Nuance and shading out; clarity in


Link: Newspapers search for Web headline magic | CNET

The Wall Street Journal Online posted a story with the headline: “Green Beans Comes Marching Home.”

It happened to be an article about the Green Beans Coffee Co., which serves overseas U.S. military bases, opening its first cafe in the United States.

Let’s say you were interested in the subject but didn’t know the Journal had written an article on it. You might type into a search engine some combination of keywords like “Green Beans,” “coffee,” “U.S. military,” “bases” and “soldiers.” Various combinations failed to return a link to the article in the first page of results on Google. Using all of the keywords and terms separated like that did find the article, but not on The Wall Street Journal site. Instead, it was on a blog site that had reposted the article word for word.

The example points to the dilemma many newspapers and other print media find themselves in when posting articles online. Pithy, witty and provocative headlines–the pride of many an editor–are often useless and even counterproductive in getting the Web page ranked high in search engines. A low ranking means limited exposure and fewer readers.

News organizations that generate revenue from advertising are keenly aware of the problem and are using coding techniques and training journalists to rewrite the print headlines, thinking about what the story is about and being as clear as possible. The science behind it is called SEO, or search engine optimization, and it has spawned a whole industry of companies dedicated to helping Web sites get noticed by Google’s search engine.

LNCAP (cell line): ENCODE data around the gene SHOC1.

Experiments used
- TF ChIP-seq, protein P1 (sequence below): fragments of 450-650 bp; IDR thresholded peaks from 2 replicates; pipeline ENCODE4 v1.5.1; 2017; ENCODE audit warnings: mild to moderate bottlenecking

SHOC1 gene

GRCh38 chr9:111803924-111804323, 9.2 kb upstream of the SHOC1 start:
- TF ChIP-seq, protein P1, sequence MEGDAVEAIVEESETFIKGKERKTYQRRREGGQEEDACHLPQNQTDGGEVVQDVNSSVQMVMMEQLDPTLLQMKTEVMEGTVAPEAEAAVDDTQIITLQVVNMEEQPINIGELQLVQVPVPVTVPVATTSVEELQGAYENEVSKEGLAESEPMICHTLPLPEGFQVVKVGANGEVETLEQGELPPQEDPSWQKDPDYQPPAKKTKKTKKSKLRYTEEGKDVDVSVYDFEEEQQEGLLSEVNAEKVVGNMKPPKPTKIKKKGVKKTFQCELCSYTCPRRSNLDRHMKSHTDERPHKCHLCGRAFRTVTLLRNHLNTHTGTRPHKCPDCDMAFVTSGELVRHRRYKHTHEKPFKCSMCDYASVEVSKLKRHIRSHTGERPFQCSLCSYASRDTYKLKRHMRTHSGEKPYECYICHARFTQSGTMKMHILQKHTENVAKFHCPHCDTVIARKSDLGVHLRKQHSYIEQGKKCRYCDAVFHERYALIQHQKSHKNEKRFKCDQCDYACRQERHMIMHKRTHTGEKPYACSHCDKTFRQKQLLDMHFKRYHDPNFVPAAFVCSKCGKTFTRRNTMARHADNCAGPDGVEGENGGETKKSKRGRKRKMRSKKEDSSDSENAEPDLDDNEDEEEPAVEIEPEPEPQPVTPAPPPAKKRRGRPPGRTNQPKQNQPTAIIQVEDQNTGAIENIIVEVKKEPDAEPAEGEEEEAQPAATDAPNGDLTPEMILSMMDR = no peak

Here’s yet another confirmation of the Law of Unintended Consequences (or How Humans Become Servants to the Machines…)

What’s interesting here is to take a moment to speculate how our need to “think in a more machine parse-able manner” probably changes our sense of how knowledge works and by extension, the way we express ourselves. People, learning to express themselves in a manner that works well in a epoch of robot search engines are no longer taking time to play with ideas and try to find interesting internal connections in their thoughts.

I think it’s pretty obvious how this is effecting our theological discourse. (Maybe that’s why I find Eastern Orthodoxy and its comfort level with Mystery so compelling.)

To be truthful, I think the primary driver in our movement toward precision in language is probably an over appreciation for the Newtonian world-view. In Newton’s universe things have one meaning and what is stated is stated unambiguously. As we’ve come to rely on computers and mechanical devices more and more (which are based, for now, on this deterministic way of thinking) I wonder if this is unintentionally becoming our most preferred thought world?

The digital age has taught us the power of binary thinking – and we unthinkingly expect that sort of reasoning to work in all the parts of our life.

But of course, determinism is merely an illusion. Our problem (IMHO) is that we keep forgetting that.

The Author

Episcopal bishop, dad, astronomer, erstwhile dancer...

1 Comment

  1. Michael Young says

    Your comments drew me back to a verse drama I’d not read for years: Shelley’s Prometheus Unbound, his mythology of human suffering—and redemption. Asia, consort of Prometheus, delivers an extended creation narrative in the second act, in which Prometheus graces humanity with each of the arts and sciences in turn. Among the earliest is language: “He gave man speech, and speech created thought, Which is the measure of the Universe.’ Ironically, the rest of the drama enacts his own struggle to escape the deterministic, binary world view your own entry warns against: a triumph Shelley frames, you’ll be pleased to recognize, in the languages of physics and astronomy (Armillary spheres abound!) Thanks for directing our attention to the mutual creation of thought and speech, what we lose (in aesthetics and understanding) when we sacrifice complexity, and the need for free cognitive and linguistic play.

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